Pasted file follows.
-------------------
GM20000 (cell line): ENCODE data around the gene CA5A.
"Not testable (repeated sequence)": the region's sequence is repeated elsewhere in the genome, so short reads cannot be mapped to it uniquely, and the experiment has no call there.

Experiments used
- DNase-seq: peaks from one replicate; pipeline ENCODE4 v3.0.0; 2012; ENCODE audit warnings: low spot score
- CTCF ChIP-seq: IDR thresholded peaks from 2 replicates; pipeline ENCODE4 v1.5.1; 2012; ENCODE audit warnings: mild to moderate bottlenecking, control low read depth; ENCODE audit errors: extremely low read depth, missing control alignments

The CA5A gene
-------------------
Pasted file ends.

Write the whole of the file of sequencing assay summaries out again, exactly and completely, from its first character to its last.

GM20000 (cell line): ENCODE data around the gene CA5A.
"Not testable (repeated sequence)": the region's sequence is repeated elsewhere in the genome, so short reads cannot be mapped to it uniquely, and the experiment has no call there.

Experiments used
- DNase-seq: peaks from one replicate; pipeline ENCODE4 v3.0.0; 2012; ENCODE audit warnings: low spot score
- CTCF ChIP-seq: IDR thresholded peaks from 2 replicates; pipeline ENCODE4 v1.5.1; 2012; ENCODE audit warnings: mild to moderate bottlenecking, control low read depth; ENCODE audit errors: extremely low read depth, missing control alignments

The CA5A gene